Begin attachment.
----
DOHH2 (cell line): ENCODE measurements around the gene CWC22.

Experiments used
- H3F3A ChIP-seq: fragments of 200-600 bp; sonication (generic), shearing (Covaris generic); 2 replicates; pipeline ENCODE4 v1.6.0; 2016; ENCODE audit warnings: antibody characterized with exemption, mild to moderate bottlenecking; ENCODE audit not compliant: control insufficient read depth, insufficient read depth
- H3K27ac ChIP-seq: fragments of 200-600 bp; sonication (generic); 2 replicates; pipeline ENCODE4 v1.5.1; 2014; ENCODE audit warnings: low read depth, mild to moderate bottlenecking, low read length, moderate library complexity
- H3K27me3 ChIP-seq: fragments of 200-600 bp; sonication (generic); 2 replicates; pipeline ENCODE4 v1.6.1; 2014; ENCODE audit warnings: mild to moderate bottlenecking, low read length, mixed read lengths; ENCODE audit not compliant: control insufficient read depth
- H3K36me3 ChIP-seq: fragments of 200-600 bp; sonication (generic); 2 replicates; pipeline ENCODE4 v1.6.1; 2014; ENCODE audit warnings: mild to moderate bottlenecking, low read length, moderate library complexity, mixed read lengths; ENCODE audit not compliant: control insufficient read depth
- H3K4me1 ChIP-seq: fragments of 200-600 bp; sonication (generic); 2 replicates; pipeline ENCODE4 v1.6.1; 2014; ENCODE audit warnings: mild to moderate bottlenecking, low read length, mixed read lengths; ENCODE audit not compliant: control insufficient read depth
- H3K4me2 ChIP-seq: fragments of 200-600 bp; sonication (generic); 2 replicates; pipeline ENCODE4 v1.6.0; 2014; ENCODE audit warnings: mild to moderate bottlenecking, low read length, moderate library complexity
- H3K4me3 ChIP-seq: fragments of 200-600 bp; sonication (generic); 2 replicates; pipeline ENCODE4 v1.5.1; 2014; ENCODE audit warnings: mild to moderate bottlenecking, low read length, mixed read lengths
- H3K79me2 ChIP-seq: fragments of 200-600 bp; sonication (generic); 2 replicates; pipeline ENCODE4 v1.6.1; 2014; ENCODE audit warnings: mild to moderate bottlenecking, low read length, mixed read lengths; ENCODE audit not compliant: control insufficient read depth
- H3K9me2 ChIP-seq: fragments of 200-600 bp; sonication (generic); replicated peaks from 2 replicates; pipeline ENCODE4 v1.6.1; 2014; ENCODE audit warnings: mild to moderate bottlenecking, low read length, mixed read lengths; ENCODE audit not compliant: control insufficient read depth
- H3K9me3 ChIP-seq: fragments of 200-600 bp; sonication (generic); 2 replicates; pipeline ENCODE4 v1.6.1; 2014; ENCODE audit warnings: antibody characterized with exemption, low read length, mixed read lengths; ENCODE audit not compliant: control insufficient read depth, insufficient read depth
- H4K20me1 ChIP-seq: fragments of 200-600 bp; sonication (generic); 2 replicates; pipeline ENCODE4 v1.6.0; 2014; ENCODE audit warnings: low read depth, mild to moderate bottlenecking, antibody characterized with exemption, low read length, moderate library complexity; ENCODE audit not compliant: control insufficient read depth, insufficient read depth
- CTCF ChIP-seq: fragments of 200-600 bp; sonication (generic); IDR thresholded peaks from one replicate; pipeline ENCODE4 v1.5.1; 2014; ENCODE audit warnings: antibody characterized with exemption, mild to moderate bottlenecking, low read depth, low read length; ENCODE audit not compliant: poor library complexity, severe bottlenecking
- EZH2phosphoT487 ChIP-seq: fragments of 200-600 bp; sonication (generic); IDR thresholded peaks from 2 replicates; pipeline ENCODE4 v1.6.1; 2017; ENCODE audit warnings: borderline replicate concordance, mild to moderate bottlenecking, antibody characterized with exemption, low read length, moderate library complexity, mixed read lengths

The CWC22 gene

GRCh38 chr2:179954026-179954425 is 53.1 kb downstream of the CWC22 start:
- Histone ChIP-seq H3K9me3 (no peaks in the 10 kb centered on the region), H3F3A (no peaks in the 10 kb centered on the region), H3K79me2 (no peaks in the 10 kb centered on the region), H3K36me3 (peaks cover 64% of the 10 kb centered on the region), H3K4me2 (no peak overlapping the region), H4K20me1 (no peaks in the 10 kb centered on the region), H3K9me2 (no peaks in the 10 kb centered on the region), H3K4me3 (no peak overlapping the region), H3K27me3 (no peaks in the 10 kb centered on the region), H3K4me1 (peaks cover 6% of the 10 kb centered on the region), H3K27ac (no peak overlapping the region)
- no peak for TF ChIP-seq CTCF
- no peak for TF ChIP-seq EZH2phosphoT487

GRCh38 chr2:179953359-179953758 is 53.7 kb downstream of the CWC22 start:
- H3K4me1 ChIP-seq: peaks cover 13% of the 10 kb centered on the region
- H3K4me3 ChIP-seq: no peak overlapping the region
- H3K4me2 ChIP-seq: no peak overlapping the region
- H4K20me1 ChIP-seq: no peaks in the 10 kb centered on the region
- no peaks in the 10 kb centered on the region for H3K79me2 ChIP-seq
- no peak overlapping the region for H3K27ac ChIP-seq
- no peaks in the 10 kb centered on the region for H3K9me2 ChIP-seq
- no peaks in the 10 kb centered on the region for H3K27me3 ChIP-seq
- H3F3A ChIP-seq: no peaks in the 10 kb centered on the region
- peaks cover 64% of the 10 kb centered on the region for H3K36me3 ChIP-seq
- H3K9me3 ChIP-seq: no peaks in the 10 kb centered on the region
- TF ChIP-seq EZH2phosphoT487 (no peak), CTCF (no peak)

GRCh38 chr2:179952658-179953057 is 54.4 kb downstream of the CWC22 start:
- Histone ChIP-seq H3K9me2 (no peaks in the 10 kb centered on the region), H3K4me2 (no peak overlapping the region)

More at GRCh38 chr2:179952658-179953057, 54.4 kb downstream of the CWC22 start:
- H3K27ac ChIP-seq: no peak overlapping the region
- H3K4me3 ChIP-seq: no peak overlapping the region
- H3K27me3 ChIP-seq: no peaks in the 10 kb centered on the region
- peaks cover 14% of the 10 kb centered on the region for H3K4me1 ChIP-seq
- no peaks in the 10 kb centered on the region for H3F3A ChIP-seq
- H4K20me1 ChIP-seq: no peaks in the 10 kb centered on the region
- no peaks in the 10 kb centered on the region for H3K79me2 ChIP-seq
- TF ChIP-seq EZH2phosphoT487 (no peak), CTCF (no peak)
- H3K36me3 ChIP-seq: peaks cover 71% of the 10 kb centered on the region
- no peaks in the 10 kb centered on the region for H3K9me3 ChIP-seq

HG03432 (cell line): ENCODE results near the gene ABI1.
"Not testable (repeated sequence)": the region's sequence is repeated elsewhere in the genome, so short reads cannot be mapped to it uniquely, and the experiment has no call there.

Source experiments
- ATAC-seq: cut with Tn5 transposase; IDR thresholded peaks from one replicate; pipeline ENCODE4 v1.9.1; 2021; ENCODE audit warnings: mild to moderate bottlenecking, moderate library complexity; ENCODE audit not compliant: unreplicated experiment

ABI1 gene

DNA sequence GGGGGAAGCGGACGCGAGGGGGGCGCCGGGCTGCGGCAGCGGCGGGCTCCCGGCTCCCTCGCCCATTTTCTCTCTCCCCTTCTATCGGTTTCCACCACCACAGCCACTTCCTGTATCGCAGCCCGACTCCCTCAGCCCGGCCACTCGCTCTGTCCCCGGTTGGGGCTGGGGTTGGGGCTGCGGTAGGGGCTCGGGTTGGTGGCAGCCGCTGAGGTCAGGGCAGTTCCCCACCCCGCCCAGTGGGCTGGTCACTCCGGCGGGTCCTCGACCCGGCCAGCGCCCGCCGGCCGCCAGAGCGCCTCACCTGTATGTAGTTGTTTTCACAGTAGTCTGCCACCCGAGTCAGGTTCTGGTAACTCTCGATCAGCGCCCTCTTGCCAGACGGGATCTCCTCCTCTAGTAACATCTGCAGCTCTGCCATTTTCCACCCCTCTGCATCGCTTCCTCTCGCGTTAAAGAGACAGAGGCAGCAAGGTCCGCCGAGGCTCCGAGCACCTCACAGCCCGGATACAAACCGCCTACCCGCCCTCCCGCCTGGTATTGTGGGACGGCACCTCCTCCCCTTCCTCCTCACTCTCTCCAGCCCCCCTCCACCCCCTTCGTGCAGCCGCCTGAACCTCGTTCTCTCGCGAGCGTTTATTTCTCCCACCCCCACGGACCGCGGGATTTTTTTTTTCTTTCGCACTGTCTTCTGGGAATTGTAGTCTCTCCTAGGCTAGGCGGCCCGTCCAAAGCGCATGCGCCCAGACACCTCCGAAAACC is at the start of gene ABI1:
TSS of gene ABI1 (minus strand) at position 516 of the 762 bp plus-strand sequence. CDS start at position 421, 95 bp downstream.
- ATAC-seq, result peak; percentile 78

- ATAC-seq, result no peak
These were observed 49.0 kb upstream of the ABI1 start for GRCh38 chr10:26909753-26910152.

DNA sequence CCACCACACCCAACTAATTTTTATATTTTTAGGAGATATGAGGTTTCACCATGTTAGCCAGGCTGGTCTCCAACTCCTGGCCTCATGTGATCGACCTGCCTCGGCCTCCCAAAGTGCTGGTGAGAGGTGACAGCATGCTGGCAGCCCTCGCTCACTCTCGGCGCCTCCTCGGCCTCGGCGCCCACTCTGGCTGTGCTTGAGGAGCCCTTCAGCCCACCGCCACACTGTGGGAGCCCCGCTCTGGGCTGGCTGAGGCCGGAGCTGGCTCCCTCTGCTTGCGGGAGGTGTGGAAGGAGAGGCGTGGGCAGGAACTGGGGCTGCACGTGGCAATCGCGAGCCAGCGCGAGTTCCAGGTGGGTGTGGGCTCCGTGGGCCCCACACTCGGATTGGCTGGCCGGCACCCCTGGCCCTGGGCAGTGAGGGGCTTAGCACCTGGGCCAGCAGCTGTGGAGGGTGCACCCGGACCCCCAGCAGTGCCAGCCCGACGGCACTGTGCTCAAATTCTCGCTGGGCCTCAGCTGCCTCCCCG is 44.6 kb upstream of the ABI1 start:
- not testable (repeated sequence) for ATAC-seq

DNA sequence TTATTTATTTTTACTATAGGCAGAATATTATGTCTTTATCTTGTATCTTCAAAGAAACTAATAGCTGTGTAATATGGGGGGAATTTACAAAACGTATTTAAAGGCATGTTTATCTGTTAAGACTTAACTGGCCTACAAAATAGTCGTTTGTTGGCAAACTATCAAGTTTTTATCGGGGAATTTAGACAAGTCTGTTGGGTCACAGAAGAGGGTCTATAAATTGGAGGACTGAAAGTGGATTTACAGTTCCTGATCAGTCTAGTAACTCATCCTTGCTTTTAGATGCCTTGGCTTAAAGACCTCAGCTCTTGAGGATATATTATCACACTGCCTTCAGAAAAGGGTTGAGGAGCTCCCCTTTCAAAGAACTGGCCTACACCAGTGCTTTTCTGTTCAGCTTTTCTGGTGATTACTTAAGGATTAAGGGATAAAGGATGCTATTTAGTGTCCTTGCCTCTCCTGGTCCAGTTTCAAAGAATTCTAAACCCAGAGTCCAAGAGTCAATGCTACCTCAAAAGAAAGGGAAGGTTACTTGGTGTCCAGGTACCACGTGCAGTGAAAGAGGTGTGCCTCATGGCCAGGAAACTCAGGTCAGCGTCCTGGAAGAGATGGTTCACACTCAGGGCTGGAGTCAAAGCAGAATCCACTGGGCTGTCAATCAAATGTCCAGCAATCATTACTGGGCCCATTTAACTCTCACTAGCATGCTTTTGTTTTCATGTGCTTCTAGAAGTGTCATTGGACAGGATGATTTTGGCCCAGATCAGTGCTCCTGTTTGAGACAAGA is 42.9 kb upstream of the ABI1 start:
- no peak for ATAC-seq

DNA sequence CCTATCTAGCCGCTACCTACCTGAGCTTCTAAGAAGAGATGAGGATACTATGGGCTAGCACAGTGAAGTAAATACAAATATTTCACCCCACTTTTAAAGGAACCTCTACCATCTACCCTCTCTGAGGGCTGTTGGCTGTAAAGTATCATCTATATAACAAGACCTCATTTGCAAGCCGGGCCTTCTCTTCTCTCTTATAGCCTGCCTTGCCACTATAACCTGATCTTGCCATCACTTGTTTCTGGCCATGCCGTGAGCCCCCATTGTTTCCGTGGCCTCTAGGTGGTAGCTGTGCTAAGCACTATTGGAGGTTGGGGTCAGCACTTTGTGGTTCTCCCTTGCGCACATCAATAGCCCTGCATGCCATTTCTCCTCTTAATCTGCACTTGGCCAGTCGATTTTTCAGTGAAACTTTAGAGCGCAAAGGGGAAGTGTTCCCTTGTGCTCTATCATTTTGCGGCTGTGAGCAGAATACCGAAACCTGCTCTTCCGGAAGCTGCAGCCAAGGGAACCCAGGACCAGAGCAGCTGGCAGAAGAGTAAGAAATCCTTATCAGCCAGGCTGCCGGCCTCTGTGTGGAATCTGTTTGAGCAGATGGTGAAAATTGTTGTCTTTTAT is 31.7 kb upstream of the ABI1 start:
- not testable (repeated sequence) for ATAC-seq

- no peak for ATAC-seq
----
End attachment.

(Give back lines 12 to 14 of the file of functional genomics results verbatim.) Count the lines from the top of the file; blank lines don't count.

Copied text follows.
- H3K9me3 ChIP-seq: fragments of 200-600 bp; sonication (generic); 2 replicates; pipeline ENCODE4 v1.6.1; 2014; ENCODE audit warnings: antibody characterized with exemption, low read length, mixed read lengths; ENCODE audit not compliant: control insufficient read depth, insufficient read depth
- H4K20me1 ChIP-seq: fragments of 200-600 bp; sonication (generic); 2 replicates; pipeline ENCODE4 v1.6.0; 2014; ENCODE audit warnings: low read depth, mild to moderate bottlenecking, antibody characterized with exemption, low read length, moderate library complexity; ENCODE audit not compliant: control insufficient read depth, insufficient read depth
- CTCF ChIP-seq: fragments of 200-600 bp; sonication (generic); IDR thresholded peaks from one replicate; pipeline ENCODE4 v1.5.1; 2014; ENCODE audit warnings: antibody characterized with exemption, mild to moderate bottlenecking, low read depth, low read length; ENCODE audit not compliant: poor library complexity, severe bottlenecking